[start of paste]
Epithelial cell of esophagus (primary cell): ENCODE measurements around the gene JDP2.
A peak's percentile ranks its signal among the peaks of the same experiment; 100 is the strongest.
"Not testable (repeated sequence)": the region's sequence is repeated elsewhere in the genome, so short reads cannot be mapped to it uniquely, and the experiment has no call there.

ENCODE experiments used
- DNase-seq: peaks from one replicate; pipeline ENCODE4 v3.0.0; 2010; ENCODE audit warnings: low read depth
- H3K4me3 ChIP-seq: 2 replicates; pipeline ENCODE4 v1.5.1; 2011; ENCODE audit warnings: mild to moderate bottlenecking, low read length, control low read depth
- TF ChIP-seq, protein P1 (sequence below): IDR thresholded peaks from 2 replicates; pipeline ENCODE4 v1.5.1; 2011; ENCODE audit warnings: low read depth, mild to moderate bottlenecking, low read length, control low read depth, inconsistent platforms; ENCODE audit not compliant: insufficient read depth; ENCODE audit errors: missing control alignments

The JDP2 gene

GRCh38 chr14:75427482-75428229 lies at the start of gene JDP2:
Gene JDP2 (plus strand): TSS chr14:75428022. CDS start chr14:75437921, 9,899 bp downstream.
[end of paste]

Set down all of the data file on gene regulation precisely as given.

Epithelial cell of esophagus (primary cell): ENCODE measurements around the gene JDP2.
A peak's percentile ranks its signal among the peaks of the same experiment; 100 is the strongest.
"Not testable (repeated sequence)": the region's sequence is repeated elsewhere in the genome, so short reads cannot be mapped to it uniquely, and the experiment has no call there.

ENCODE experiments used
- DNase-seq: peaks from one replicate; pipeline ENCODE4 v3.0.0; 2010; ENCODE audit warnings: low read depth
- H3K4me3 ChIP-seq: 2 replicates; pipeline ENCODE4 v1.5.1; 2011; ENCODE audit warnings: mild to moderate bottlenecking, low read length, control low read depth
- TF ChIP-seq, protein P1 (sequence below): IDR thresholded peaks from 2 replicates; pipeline ENCODE4 v1.5.1; 2011; ENCODE audit warnings: low read depth, mild to moderate bottlenecking, low read length, control low read depth, inconsistent platforms; ENCODE audit not compliant: insufficient read depth; ENCODE audit errors: missing control alignments

The JDP2 gene

GRCh38 chr14:75427482-75428229 lies at the start of gene JDP2:
Gene JDP2 (plus strand): TSS chr14:75428022. CDS start chr14:75437921, 9,899 bp downstream.